Climate change is a strange business: it’s turning hot places cold and cold places hot, making desert areas green and turning grasslands into desert. And then there’s what’s going on in Boulder, Colorado, where downpours of sharp steel shards are slicing the locals to ribbons, gruesome deaths first announced, as the narrator of Joe Hill’s novella Rain tells us, by “a great black thunderhead the size of an aircraft carrier.” It’s no way to die, uplifted arms raised to an unforgiving sky that answers only with a downpour of needles, leaving one of its many victims looking “like a pile of bloody laundry”—but then, in Hill’s roster, not many ways to check out of the world are in the least bit pleasant.
Jim Harrison, the late, great conjurer of words, used to say that the novella was the redheaded stepchild of literature, something that his publishers always worried would never find an audience among modern readers used to cat-squashing beach books. Joe Hill, the best-selling author of sprawling novels such as NOS4A2 and The Fireman (and, as it happens, older son of Stephen King), had no preconceived worries about the matter. He sat down one day, he says, to write a snapshot-like short story, and, he says, “When I finished I had half a novel.” Three more such long stories followed, and the meaningfully titled collection Strange Weather was born.
“It’s funny,” says Hill from his home in Maine. “Many of the stories that we hold in the highest regard are novellas, or almost novellas; Heart of Darkness is one. I’d had an idea for Rain for a long time, this idea that instead of water falling from the sky, it would be nails. It wasn’t until after I’d written the first draft of the story that I discovered that there really is a meteorological phenomenon called petrified rain, where the ash from a volcano gets mixed with water and, if it’s hit by lightning, can come down as a kind of sharp crystal. In this case I got lucky—I wrote about something that sorta mighta could exist.” Which just proves, of course, that the world is scarier than we think.
If there’s a unifying theme in Hill’s collection, it is, as the title bespeaks, weather—but weather of just that untoward sort, and weather that Hill is not at all reluctant to allow stands, metaphorically, for where we are in this strange time and strange world. “I rewrote parts of the book after the election,” he says, “to make these weird events seem almost natural in the world we have, which sometimes seems inexplicable to me.”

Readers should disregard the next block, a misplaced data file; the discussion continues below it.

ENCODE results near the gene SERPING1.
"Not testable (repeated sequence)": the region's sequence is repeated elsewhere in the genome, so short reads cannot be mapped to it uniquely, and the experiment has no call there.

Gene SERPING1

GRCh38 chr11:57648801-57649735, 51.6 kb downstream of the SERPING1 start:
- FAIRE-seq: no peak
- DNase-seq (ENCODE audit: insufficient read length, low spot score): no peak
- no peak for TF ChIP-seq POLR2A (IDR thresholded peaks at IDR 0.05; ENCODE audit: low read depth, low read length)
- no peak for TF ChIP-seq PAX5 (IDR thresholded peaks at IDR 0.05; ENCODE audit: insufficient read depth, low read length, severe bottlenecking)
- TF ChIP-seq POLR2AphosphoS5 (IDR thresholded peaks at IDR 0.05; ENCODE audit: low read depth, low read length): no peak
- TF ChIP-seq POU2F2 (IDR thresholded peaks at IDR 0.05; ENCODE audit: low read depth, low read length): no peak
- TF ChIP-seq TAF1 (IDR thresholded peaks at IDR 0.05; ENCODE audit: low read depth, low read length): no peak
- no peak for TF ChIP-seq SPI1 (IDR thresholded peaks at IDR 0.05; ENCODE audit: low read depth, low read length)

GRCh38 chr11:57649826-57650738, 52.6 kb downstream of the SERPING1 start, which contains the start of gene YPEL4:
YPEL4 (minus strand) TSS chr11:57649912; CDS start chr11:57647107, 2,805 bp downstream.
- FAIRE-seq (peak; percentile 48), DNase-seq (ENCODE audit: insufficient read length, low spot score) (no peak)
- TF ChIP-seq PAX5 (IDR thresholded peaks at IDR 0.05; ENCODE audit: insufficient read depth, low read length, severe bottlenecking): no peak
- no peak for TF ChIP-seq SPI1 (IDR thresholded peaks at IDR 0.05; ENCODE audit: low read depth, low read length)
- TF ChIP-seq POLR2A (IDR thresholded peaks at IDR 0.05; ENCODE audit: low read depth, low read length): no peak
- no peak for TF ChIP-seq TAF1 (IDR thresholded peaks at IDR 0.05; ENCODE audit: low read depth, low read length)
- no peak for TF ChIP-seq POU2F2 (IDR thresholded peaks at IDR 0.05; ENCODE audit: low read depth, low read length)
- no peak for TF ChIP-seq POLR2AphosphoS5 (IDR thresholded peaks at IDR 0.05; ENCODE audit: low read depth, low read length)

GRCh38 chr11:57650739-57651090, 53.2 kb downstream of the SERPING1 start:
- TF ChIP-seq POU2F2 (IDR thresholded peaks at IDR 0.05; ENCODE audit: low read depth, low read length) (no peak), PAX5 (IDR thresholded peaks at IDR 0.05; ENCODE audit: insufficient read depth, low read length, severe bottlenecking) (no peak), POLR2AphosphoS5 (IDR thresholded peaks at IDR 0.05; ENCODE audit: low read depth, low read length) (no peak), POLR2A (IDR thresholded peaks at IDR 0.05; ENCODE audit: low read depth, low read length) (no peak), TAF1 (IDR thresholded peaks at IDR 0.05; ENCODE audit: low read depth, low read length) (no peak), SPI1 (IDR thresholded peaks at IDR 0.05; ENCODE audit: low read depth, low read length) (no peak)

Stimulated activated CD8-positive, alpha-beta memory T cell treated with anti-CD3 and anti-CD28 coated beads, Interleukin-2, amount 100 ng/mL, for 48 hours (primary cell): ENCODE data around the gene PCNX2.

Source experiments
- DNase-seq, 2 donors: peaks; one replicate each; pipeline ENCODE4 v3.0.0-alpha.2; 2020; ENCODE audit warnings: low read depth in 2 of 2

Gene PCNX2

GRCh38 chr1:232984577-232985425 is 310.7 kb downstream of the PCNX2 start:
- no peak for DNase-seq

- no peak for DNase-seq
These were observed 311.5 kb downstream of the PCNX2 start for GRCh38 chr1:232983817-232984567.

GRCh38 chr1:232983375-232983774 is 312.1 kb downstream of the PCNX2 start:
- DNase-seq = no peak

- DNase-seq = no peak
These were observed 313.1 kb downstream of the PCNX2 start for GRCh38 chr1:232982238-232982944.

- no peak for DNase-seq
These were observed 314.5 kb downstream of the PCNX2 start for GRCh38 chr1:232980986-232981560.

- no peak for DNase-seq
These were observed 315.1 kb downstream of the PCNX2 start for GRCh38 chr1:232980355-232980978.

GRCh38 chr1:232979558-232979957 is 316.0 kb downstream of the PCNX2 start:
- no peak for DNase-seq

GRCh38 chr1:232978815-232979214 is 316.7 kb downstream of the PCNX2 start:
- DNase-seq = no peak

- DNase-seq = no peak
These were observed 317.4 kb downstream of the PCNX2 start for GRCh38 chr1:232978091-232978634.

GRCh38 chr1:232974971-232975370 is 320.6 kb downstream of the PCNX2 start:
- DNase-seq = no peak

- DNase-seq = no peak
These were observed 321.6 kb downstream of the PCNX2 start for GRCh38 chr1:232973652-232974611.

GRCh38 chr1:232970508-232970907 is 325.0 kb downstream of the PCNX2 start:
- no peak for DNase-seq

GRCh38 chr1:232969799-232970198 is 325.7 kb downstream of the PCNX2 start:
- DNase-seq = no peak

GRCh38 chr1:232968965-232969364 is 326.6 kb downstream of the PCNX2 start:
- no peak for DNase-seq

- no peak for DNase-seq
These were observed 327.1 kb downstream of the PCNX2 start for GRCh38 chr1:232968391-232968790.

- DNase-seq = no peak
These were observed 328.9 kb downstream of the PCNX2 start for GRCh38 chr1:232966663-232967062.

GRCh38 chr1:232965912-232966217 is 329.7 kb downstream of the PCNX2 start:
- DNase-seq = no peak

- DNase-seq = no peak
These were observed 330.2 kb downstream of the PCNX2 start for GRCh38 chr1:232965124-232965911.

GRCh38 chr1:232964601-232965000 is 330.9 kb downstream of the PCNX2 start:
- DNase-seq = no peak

Each of the novellas connects to the others, if sometimes by a stretch, but each also stands on its own. “I tried to make it so that each has the depth of characterization that you expect from a novel,” says Hill, “but with the velocity and energy of a short story that can be read at a single sitting.” For this quality he praises a writer he regards as both a model and the best writer at work today, David Mitchell, whose Cloud Atlas he has read and reread—and that is itself really a sort of novella collection, if jumbled into a puzzling but provocative time-shifting order.
Other influences announce themselves in the four novellas that make up Strange Weather, which dip into horror, hard science fiction, whimsical fantasy and whodunit, always with the dread recognition that violence and mayhem, if not just plain weirdness, lie just around the corner. “I watch a lot of horror films,” Hill says, “and grew up loving and learning from comics, Ray Bradbury, Conan Doyle, and on and on.” Fortunately, he says, his publisher, William Morrow, has categorized the collection simply as fiction, not pushing it off into any one genre—and that’s perfectly fitting, given all the literary experimentation that is going on underneath the surface of his enigmatic, vivid tales.
But that surface is plenty to work with, too. After reading Hill’s collection, you may want to stay out of shopping malls, brush up on your Phoenician, distrust your cell phone, worry about heavily tattooed strangers, keep as far away from clouds as possible—oh, yes, and invest in a Kevlar umbrella. According to Joe Hill’s forecast, it’s going to be that kind of weather.
Gregory McNamee is a contributing editor.